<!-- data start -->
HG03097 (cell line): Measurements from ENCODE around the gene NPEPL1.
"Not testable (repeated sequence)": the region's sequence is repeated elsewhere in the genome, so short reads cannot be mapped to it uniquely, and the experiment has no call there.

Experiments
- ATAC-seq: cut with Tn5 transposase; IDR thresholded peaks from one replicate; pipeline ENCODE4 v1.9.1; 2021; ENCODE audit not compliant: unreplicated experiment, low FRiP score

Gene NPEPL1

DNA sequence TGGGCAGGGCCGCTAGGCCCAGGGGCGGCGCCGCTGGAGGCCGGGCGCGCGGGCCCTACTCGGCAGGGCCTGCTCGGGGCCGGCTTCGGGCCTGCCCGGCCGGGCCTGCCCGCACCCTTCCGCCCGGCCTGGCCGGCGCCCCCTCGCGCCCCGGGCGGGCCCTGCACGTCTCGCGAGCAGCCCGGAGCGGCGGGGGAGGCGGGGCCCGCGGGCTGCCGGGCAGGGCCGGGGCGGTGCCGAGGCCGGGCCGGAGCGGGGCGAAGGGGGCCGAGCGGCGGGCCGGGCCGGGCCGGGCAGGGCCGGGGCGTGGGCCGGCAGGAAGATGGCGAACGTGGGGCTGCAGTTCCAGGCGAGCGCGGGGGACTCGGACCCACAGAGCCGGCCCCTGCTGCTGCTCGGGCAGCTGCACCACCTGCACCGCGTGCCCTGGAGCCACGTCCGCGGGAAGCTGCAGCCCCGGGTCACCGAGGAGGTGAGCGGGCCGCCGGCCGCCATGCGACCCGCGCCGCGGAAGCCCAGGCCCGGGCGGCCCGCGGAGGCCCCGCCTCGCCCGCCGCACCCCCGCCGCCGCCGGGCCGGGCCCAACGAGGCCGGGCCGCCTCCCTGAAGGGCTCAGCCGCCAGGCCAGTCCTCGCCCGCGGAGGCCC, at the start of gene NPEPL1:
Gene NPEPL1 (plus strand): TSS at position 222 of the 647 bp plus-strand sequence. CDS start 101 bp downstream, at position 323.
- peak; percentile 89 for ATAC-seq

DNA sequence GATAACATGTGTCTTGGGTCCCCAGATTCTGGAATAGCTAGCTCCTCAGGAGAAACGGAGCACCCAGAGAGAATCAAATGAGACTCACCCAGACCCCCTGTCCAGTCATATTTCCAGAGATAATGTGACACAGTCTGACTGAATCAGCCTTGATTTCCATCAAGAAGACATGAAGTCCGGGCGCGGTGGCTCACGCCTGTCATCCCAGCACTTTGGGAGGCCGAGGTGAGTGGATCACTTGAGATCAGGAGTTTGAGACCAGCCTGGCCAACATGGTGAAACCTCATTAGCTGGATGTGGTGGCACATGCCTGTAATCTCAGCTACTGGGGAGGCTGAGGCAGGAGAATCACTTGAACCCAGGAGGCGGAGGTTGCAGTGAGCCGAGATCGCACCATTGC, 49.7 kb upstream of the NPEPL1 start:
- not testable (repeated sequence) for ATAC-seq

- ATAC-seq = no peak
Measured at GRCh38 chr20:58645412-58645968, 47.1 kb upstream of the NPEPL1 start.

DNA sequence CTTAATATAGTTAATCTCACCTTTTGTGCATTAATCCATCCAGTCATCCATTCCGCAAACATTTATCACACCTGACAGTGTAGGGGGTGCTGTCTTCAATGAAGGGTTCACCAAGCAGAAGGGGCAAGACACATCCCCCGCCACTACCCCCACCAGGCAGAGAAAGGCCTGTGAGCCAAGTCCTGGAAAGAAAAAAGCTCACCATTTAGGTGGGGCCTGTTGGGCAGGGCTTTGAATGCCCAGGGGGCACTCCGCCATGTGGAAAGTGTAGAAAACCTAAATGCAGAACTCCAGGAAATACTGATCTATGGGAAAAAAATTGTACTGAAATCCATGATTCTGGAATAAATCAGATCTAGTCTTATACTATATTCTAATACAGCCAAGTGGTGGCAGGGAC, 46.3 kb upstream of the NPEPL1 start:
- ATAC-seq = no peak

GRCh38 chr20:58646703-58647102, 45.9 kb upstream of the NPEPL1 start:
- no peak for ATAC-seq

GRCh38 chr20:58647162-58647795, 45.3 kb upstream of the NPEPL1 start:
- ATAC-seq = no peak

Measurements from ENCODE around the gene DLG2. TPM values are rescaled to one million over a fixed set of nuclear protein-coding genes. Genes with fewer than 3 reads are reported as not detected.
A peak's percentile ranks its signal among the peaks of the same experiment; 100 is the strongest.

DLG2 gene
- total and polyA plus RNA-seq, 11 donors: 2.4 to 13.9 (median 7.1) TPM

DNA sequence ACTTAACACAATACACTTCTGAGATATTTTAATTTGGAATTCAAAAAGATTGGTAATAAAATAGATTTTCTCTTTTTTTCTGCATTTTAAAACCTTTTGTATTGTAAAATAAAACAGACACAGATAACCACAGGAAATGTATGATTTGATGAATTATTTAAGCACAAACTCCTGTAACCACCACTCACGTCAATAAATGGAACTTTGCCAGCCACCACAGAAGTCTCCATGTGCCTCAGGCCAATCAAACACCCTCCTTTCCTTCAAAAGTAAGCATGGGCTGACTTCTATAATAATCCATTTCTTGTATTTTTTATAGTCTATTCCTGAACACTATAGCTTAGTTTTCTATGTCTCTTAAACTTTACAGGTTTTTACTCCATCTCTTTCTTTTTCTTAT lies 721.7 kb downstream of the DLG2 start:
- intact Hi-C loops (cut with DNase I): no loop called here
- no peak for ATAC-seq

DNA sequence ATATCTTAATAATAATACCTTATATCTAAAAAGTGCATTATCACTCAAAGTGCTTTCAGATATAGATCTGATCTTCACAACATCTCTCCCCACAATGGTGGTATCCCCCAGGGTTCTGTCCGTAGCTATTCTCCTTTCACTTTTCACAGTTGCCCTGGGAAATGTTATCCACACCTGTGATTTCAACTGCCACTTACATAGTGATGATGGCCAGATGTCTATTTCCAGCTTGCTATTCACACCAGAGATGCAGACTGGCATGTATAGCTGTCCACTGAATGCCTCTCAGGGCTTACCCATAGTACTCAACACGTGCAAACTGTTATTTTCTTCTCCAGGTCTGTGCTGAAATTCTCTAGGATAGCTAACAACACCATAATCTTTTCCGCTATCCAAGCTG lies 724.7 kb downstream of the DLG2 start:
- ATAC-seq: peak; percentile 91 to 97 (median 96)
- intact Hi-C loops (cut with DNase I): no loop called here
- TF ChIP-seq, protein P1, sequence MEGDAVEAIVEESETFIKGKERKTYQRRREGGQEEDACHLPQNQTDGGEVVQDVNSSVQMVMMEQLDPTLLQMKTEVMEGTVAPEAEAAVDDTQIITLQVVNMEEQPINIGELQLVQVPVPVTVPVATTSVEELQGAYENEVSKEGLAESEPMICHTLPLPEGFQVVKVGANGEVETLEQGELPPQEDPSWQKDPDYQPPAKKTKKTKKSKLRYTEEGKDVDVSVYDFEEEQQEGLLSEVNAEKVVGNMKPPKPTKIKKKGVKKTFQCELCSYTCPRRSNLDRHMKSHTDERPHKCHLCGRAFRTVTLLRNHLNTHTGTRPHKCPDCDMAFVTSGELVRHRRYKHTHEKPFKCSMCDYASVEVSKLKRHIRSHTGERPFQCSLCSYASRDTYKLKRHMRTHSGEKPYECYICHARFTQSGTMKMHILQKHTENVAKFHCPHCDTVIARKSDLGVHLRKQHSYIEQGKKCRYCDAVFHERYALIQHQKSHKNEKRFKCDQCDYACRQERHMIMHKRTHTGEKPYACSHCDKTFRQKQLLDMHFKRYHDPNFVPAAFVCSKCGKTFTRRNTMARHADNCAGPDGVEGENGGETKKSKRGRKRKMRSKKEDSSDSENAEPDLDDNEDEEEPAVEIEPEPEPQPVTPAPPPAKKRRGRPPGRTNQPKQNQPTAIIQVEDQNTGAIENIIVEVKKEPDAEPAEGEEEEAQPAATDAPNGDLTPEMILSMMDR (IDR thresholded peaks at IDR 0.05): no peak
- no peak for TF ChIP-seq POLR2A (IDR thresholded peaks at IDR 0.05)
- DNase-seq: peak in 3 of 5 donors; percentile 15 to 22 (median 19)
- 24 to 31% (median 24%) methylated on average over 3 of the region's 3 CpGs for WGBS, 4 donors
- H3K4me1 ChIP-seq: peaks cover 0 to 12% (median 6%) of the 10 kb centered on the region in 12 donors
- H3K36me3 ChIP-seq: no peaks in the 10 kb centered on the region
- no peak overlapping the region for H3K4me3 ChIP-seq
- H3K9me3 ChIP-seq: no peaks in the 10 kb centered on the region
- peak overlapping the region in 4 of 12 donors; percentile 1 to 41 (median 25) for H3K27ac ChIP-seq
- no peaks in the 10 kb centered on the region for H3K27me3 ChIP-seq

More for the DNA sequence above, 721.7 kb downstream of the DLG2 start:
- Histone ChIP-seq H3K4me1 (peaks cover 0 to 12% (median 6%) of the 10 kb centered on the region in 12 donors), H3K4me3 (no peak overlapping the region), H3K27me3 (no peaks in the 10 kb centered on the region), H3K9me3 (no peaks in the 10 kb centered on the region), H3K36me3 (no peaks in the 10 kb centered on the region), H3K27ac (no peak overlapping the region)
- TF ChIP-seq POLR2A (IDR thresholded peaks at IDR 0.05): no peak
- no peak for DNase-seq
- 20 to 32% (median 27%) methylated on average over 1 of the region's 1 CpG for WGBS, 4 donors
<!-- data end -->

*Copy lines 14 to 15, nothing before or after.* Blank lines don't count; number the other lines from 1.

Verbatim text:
- ATAC-seq = no peak

GRCh38 chr20:58646703-58647102, 45.9 kb upstream of the NPEPL1 start: